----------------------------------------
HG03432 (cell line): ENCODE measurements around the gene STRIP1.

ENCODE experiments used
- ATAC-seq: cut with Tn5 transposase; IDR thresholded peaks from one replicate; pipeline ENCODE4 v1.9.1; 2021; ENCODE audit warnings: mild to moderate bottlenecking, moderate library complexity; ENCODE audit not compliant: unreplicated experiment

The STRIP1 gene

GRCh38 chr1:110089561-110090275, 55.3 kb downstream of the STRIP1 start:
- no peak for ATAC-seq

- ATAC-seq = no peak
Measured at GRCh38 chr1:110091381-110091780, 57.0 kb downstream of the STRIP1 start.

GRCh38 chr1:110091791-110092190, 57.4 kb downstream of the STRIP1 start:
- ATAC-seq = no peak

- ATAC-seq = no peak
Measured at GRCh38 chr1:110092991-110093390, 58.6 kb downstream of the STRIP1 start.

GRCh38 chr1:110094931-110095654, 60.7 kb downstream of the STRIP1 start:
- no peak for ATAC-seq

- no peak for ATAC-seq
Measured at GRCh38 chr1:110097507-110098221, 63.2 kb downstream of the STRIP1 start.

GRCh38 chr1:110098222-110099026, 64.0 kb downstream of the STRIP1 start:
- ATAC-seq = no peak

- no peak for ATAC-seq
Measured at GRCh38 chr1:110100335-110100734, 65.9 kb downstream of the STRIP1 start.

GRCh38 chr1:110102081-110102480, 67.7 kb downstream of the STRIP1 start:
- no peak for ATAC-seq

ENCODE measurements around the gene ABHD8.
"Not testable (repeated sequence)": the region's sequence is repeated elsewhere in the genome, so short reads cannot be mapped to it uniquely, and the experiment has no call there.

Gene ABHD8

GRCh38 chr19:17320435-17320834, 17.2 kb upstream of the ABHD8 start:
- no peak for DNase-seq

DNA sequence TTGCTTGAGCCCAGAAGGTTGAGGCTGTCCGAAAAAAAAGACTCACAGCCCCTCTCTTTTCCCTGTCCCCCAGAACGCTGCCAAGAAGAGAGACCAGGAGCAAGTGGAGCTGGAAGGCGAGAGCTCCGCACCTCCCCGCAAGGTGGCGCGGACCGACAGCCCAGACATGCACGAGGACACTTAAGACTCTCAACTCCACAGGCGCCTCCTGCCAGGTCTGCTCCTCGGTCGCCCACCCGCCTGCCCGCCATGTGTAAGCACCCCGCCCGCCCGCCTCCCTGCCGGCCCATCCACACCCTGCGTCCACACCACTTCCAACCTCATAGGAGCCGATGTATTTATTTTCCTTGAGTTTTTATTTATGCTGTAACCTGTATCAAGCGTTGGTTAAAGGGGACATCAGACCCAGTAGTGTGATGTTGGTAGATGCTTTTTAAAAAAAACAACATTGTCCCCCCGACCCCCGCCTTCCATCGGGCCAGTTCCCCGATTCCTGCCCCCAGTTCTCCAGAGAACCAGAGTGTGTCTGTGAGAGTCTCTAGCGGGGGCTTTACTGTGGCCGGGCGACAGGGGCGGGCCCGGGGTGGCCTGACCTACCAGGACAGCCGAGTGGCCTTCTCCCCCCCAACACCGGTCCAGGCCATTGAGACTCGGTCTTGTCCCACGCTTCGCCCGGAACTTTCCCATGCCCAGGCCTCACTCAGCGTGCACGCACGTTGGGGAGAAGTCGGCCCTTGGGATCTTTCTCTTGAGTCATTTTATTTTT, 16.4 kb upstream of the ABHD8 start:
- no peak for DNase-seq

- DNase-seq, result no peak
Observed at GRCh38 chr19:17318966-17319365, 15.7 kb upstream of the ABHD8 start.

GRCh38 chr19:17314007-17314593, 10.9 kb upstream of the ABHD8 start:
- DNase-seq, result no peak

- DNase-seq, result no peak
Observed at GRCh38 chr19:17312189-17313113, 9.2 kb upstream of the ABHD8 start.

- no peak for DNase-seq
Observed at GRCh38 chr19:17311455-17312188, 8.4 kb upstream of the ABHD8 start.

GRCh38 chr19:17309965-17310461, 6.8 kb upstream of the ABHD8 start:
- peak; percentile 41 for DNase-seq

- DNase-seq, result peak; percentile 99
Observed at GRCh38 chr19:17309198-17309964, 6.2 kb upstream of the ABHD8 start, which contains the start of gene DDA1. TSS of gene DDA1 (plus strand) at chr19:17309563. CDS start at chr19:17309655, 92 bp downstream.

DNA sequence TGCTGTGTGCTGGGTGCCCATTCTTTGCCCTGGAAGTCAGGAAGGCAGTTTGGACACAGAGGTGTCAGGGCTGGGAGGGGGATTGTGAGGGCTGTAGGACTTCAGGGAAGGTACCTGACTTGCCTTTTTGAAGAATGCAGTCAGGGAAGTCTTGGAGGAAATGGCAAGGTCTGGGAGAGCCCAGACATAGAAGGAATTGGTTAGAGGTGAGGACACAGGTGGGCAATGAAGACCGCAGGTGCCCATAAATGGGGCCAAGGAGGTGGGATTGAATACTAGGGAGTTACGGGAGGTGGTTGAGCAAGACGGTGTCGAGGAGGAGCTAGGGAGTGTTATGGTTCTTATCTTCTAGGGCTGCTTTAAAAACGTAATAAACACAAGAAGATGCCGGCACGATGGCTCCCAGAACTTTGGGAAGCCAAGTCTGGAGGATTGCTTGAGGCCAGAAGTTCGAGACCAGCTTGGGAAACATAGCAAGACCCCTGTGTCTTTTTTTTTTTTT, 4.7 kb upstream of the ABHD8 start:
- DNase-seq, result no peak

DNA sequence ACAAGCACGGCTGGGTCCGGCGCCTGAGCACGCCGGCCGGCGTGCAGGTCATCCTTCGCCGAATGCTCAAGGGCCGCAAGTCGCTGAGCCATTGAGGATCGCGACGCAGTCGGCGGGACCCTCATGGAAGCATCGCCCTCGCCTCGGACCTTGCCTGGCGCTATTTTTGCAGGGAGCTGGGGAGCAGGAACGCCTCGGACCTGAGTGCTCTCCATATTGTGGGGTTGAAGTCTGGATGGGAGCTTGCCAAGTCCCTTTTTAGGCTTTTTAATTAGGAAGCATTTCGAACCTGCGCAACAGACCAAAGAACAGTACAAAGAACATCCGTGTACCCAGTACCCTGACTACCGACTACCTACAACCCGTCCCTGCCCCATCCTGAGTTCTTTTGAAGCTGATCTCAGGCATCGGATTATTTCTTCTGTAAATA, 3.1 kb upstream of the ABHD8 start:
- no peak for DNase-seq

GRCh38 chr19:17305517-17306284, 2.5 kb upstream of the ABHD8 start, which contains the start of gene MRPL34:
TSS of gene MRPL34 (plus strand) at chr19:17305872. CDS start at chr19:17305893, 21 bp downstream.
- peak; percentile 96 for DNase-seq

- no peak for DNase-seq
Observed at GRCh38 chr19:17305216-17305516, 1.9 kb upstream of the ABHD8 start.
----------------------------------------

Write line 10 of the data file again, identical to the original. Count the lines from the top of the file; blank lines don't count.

- ATAC-seq = no peak